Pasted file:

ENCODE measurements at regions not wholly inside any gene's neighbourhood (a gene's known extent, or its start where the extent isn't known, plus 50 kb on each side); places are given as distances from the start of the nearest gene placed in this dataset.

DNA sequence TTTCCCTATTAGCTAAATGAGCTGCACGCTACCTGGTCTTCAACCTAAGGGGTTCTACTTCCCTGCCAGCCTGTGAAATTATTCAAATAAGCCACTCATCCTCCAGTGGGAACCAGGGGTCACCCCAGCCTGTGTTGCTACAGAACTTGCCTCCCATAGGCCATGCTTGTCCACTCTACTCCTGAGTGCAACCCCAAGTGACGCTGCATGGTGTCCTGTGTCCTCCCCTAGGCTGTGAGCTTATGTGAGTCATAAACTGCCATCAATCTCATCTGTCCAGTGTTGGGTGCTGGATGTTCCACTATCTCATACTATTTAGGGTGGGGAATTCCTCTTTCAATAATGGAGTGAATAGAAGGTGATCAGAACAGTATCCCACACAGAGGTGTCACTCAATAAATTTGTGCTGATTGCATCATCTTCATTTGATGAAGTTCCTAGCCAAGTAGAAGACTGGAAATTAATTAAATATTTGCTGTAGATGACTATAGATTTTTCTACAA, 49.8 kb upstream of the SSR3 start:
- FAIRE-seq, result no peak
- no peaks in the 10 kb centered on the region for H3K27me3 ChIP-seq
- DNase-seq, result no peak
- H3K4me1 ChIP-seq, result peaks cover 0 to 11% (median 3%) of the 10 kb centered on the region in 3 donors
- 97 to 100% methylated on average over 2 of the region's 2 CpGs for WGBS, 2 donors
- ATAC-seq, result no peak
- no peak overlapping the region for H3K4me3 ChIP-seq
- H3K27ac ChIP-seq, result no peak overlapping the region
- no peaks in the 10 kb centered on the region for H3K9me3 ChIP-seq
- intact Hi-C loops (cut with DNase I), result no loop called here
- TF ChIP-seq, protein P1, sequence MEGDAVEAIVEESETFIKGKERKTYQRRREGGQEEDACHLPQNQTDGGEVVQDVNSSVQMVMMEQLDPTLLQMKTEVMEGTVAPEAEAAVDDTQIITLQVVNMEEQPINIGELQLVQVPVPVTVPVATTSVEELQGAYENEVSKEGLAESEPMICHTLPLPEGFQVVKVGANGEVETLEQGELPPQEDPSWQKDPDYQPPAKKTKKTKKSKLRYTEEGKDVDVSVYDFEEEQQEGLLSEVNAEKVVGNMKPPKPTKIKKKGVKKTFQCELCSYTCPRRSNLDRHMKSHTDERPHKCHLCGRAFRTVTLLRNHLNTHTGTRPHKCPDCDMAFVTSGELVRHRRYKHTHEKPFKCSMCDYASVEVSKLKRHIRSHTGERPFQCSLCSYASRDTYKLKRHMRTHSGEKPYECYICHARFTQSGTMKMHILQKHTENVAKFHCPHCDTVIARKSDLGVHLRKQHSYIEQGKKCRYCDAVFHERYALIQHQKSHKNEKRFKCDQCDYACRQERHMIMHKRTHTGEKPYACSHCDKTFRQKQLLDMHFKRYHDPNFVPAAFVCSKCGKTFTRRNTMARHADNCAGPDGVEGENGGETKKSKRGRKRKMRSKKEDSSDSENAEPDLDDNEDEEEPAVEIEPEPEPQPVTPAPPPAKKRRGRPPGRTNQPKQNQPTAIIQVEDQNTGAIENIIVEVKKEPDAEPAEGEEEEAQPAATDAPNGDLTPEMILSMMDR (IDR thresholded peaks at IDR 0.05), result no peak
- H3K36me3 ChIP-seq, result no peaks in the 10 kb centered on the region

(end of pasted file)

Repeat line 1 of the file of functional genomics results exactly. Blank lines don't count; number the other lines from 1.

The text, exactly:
ENCODE measurements at regions not wholly inside any gene's neighbourhood (a gene's known extent, or its start where the extent isn't known, plus 50 kb on each side); places are given as distances from the start of the nearest gene placed in this dataset.